The bridge rectifier 312 converts the 60 Hz AC input voltage into pulsating DC and for a standard volt line, the bridge rectifier 212 is configured as a standard bridge giving it output voltage of 1.414×RMS AC line voltage value or approximately 300 volts. For a 125 volt input line the bridge rectifier 312 is configured as a voltage doubler, giving a 2.8×input voltage or approximately 300 volts. The bridge rectifier 312 also includes filter capacitors which convert the pulsating DC from the rectifiers into DC current with some ripple. The power section 302 converts the nominal +300 volts into a positive and negative DC voltage with a maximum peak current of approximately 15 amps and a maximum ±40 volts.
Referring now to FIG. 9, there is shown a block diagram of a digital motor control circuit employed in the FIG. 7 embodiment of the system of the present invention. The process control microcomputer 210 is connected to output digital data to a random access memory (RAM) 251 and to a serial data port 252 by means of an output bus assembly 253. Similarly, the process control microcomputer 210 may receive information from a read only memory (ROM) 254, a programmable read only memory (PROM) 255 and the serial data port 252 by means of an input bus assembly 256. The serial data port 252 may comprise a conventional universal asynchronous receiver transmitter (UART). The serial data port 252 is connected to the host computer 26 used in conjunction with the present invention. The process control microcomputer 210 is also connected to an address decoder latch assembly 261 which is in turn connected through an address decoder logic circuit 262 to the peripheral angular displacement indicators. The address decoder latches 261 are connected by means of a bus 263 to select ones of the RAM 251, PROM 255, ROM 254, and serial data port 252 and for communication with the process control microcomputer 210. It should be understood that one of the components such as the RAM 251, the ROM 254, the serial data port 252 and the address decoder latches 261 maybe included as an integral part of certain microcomputers such as the model Z8.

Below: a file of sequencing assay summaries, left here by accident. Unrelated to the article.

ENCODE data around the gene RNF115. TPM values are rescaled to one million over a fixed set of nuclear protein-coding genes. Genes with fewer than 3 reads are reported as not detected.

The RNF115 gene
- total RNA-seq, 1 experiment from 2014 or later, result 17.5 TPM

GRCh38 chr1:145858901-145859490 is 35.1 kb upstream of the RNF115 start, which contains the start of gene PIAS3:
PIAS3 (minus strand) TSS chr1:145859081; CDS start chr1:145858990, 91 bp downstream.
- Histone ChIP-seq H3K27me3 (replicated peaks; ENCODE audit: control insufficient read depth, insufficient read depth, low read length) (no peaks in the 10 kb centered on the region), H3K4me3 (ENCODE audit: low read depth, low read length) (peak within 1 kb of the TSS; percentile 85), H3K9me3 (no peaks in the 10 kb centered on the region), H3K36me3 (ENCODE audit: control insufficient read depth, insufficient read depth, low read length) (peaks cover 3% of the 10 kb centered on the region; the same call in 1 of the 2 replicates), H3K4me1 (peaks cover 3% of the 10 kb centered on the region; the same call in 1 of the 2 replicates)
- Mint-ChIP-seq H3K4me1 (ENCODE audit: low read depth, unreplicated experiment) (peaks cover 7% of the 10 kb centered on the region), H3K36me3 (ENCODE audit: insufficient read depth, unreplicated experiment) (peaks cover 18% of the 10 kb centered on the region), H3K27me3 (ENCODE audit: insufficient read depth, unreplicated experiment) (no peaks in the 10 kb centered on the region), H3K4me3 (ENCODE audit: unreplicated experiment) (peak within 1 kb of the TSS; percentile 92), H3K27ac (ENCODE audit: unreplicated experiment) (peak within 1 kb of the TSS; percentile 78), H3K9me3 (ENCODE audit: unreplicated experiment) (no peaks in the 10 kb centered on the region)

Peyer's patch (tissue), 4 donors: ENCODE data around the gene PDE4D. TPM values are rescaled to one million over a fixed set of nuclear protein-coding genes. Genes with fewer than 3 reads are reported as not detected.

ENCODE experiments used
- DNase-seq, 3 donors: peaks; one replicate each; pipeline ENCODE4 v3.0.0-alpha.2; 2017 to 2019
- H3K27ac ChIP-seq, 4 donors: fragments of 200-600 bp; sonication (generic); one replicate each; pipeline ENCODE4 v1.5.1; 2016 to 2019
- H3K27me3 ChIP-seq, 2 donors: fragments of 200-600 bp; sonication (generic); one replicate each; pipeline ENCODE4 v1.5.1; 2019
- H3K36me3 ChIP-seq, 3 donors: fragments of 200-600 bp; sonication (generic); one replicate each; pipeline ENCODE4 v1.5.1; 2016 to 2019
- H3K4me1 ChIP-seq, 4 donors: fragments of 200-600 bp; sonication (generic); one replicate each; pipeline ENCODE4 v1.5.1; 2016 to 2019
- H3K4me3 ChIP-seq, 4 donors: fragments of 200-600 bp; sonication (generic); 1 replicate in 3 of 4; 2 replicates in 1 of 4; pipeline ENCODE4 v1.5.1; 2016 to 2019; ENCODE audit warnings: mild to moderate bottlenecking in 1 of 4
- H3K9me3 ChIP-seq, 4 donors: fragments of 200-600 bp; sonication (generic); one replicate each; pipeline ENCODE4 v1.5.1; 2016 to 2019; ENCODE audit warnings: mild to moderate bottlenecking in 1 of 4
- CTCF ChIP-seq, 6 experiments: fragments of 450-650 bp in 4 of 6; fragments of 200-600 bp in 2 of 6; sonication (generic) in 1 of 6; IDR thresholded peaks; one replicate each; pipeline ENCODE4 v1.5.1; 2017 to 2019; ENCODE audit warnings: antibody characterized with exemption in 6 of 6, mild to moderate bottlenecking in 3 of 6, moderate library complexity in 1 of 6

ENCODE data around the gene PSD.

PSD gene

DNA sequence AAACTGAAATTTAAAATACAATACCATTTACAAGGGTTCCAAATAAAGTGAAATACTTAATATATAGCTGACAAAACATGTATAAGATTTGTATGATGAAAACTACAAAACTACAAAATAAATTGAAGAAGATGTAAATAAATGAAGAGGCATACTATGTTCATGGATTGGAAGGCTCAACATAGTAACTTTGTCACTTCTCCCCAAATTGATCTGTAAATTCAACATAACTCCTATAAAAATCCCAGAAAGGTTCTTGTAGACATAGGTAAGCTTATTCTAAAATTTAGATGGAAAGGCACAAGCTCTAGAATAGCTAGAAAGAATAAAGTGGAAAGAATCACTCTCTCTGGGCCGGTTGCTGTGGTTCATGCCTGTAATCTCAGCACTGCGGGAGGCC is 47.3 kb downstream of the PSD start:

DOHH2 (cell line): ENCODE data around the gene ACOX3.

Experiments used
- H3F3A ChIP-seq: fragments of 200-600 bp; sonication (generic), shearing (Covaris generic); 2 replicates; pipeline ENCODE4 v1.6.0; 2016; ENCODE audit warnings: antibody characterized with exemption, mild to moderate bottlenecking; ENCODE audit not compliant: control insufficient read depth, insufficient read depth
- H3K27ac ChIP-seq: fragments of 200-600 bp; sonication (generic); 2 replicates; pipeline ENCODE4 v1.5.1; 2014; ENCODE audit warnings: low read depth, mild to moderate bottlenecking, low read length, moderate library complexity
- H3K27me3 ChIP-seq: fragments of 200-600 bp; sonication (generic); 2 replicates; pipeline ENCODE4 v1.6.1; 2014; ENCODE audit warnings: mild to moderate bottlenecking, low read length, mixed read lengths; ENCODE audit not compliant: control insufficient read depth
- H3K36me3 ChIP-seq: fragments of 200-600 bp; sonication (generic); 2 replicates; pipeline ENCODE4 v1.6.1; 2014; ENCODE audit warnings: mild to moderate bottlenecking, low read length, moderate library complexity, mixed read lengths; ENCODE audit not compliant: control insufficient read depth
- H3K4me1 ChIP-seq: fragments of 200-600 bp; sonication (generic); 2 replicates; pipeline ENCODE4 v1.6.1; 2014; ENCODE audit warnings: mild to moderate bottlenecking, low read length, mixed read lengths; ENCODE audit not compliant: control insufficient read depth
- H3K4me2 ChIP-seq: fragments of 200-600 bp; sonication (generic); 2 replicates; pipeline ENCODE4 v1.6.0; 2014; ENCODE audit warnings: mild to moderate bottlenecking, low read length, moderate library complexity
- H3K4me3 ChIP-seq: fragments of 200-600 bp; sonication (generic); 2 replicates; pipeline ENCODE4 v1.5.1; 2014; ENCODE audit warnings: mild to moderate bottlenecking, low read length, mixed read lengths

The microcomputer 210 is also connected by an address bus 265 to an address decoder 266 and by a data bus 267 to a pair of buffer/latches 268 and 269. The address decoder 266 selects which ones of the peripheral units of the buffer/latch 268 and the buffer/latch 269 are enabled for data communication with the microcomputer 210 by means of the data bus 267. The output of the buffer/latch 268 is connected to the phototransistor array associated with the opto-isolator and includes a direction bit coupled over lead 272. The output of the buffer/latch 269 is connected to the voltage divider feedback circuitry.
The peripheral angular position measuring circuits are connected by means of buffers to the process control microcomputer 210. Angular position encoder pulses from the motor shaft position encoder 35 are coupled into a positive counter 204 and a negative counter 205. The data output from counters 204 and 205 are connected via buses 281 and 282 and buffers 283 and 284, respectively, to the process control microcomputer monitor bus 285. The address latches 261 and address logic 262 select which of the buffers 283 and 284 are selected for communication with the process control microcomputer 210 via the monitor bus 285.
Thus, the process control microcomputer 210 receives information from its memory components 251, 254, and 255 as well as the host computer 26 via serial data port 252 and based upon stored programs and information input to it with respect to the motor shaft load monitored over monitor bus 285, provides output control information over output bus 267 to control the direction, speed, and torque of the motor.
Referring now to FIG. 10, there is shown a detail schematic diagram of a motor driver circuit of the motor control circuit shown in FIG. 9. The circuit is used to provide current mode control to the DC motor used in the FIG. 7 embodiment of the system of the present invention. This embodiment is particularly useful in applications which do not require a high speed transient response such as in a computer controlled exercise machine. Replacing the bipolar transistors with MOSFET transistors and adding a compensation correction circuit as shown in the embodiment discussed below in connection with FIG. 11, enormously increases the transient response of the system because of the higher switching frequency of the MOSFETS and optimized feedback compensation.